The temporary exclusion was likely designed to soften the impact for small businesses in the short term, but once the relevant period has expired (subject to any extension on that time period) it may apply to all suppliers. It will therefore be important that they manage their credit control processes carefully so that they don’t accrue bad debt. 

It remains to be seen how these provisions will work in practice and how some of the less precise terms will be interpreted by the Courts. However, given that the Courts’ resources are being stretched and tested may dissuade suppliers from applying to court for permissions for their contracts to be terminated under the hardship exemption perhaps leaving them to try and reach consensual arrangements with the company or officeholders.

Company meetings and filings

The legislation being introduced is to address the difficulties faced by companies as a result of the pandemic when it comes to holding meetings of shareholders and filing documents at Companies House. It will provide companies with more practical options for holding AGMs and other shareholder meetings whilst social distancing measures remain in place across the UK. 


The provisions on meetings in the Bill apply to all companies; the flexibility will, therefore, assist not just public companies that must hold an AGM because the Companies Act 2006 requires them to do so but also private companies whose articles of association oblige them to hold an AGM. 

The temporary provisions apply to meetings held between 26 March and 30 September 2020 and they can be amended by subsequent regulations to shorten the 30 September 2020 date or extend it by periods of up to 3 months but not beyond 5 April 2021. The provisions are designed to apply retrospectively so that proceedings at meetings held after 26 March may be validated if they would otherwise be in breach of legal requirements and the provisions of the company’s constitution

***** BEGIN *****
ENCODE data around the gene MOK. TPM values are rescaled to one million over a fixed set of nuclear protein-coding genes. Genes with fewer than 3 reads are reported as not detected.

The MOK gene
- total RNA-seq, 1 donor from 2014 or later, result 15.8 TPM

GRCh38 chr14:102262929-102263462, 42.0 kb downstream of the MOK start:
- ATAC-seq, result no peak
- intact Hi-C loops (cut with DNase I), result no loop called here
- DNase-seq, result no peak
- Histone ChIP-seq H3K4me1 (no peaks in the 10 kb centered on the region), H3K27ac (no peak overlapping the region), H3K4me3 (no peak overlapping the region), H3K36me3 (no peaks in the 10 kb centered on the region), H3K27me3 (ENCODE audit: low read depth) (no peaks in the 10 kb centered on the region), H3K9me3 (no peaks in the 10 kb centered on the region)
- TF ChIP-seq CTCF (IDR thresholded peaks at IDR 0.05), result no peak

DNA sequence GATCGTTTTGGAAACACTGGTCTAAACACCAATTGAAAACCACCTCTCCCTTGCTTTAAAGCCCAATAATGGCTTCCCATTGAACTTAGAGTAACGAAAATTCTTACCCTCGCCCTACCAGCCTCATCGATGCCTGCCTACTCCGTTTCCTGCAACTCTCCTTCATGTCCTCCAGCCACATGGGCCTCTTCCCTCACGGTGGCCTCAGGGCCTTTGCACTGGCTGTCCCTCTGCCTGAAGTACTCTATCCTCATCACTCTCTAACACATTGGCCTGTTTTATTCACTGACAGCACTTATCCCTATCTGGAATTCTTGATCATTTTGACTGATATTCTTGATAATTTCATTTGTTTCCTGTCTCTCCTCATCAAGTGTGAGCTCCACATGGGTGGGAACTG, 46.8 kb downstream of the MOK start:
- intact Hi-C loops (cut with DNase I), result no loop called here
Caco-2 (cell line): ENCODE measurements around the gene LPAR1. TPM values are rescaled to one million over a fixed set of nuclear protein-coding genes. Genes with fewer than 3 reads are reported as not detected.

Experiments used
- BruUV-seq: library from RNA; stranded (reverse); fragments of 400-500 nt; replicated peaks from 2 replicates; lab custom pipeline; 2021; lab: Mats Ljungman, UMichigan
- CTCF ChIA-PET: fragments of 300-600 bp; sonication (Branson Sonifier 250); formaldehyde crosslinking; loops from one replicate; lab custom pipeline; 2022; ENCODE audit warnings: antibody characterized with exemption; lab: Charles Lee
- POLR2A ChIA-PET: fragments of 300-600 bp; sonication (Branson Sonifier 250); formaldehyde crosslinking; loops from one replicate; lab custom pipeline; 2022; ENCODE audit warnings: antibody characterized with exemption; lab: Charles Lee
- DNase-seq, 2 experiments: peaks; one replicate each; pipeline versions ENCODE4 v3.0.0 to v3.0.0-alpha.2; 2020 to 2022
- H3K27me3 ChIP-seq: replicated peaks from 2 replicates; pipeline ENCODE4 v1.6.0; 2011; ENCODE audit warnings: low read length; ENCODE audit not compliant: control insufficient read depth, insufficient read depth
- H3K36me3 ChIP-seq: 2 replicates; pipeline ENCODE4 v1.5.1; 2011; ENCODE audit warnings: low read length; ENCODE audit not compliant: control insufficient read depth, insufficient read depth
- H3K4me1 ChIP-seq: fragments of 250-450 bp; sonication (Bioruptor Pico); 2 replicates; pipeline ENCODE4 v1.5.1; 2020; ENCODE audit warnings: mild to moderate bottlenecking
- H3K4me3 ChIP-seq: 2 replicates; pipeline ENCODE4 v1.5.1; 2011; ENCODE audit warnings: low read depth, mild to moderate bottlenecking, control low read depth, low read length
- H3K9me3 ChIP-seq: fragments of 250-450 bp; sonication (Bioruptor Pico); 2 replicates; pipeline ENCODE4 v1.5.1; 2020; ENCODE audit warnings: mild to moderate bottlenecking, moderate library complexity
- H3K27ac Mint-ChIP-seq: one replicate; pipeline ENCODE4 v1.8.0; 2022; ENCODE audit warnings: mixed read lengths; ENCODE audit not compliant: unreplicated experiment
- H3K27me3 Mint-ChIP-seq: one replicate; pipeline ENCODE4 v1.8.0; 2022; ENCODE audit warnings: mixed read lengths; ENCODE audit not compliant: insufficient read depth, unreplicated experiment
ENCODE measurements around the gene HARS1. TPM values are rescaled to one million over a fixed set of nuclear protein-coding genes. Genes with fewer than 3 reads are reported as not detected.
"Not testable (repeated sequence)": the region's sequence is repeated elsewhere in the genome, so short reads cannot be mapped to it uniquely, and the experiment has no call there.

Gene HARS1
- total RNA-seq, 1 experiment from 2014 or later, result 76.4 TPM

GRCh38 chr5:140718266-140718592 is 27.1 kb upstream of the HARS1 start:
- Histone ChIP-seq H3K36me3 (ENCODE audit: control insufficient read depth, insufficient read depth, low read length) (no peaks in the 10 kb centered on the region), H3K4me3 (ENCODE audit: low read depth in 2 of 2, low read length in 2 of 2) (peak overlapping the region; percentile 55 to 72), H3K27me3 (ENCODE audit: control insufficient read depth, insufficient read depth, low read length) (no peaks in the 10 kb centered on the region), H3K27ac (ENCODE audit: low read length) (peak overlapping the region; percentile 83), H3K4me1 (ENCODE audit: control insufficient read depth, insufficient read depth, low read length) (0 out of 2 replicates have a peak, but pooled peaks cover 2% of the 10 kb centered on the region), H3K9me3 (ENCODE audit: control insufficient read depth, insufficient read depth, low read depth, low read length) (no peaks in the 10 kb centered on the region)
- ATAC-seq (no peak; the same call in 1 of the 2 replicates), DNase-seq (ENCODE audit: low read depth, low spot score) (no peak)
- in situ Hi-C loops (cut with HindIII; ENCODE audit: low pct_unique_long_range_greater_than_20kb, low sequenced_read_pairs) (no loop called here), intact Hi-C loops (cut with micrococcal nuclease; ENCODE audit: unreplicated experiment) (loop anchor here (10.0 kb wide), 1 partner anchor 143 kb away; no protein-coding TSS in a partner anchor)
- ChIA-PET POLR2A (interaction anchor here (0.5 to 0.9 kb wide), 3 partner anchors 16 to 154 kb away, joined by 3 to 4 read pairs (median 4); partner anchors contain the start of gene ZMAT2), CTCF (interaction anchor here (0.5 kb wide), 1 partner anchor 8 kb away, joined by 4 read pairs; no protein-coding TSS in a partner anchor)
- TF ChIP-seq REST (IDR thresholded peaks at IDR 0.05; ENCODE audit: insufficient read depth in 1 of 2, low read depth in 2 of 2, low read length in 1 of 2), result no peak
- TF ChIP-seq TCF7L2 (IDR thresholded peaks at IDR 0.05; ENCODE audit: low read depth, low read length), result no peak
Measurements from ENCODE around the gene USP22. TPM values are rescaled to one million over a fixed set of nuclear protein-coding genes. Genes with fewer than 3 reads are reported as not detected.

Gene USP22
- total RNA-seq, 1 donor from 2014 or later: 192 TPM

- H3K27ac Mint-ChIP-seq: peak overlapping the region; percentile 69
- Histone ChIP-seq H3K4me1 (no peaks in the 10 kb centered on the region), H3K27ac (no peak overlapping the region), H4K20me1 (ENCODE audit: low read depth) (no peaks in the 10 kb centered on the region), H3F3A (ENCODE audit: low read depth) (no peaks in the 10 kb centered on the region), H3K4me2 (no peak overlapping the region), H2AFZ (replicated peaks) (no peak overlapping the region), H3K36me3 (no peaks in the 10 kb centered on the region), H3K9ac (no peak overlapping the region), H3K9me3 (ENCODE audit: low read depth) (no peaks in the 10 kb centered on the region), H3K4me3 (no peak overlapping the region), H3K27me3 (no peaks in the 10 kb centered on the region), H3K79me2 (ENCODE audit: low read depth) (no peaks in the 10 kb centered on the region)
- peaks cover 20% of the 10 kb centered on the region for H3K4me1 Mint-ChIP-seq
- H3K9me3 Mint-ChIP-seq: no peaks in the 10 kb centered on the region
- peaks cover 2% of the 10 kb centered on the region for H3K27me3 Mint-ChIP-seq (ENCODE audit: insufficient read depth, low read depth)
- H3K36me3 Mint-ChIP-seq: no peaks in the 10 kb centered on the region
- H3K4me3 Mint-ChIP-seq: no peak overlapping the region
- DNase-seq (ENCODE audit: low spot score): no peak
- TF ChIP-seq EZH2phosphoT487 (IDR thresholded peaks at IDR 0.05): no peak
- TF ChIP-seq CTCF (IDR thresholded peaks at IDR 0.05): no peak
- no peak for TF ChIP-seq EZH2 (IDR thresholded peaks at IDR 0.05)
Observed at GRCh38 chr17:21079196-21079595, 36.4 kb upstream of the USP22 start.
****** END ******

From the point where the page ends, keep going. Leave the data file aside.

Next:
Under the Bill, all companies which are obliged to hold an AGM within a certain timeframe will have until 30th September 2020 to hold the AGM.

Again, with regard to meetings of shareholders, those meetings do not need to be held in a particular place and may be held by electronic means, the specified quorum does not need to be present in the same place and votes can be cast by electronic or other means. Shareholders will not have the right to attend a meeting in person or participate in any meetings other than to vote during this period.

However, as the legislation will give temporary relaxations only, companies would be advised to review their articles and think about possible amendments they might want to make, such as the ability to hold a hybrid meeting, which will give them more flexibility in the holding of shareholder meetings in future


Companies are required to file prescribed documents by fixed deadlines at Companies House each year and that missing the deadline results in a financial penalty and can result in criminal sanctions for the company’s directors or the company being struck off the register of companies.

Extensions of time have already been offered to companies, the Bill contains measures to extend various statutory deadlines for companies looking to file certain information at Companies House.

Filing of Statutory Accounts

The Bill provides for a temporary extension to the period within which a public company must file its accounts and reports with Companies House, where such accounts are required to be filed between 26 March and 30 September 2020.  Under the Bill, a public company may delay filing  its annual report and accounts to the earlier of 30 September 2020 or the last day of the period of 12 months immediately following the end of its accounting reference period.

Routine Corporate Filings

 The Bill also enables the Secretary of State to make regulations to temporarily extend the deadline for routine filings at Companies House, including for:

  • annual confirmation statements;
  • to register a legal charge; and
  • the period for making certain ‘event-driven’ filings under the Companies Act (notifying a change in directors, a change of registered office or a change to the company’s PSC Register).

If company filing periods are shorter than 21 days, further temporary regulations may be introduced to extend the filing deadline to up to 42 days, and for filing periods between 3 to 9 months, to 12 months.

The Bill provides for such powers to expire by 5 April 2021.

About the author

Elizabeth qualified as a solicitor in 1992. She has a wealth of insolvency experience having specialised in the field for over 25 years.

Elizabeth Taylor

Elizabeth qualified as a solicitor in 1992. She has a wealth of insolvency experience having specialised in the field for over 25 years.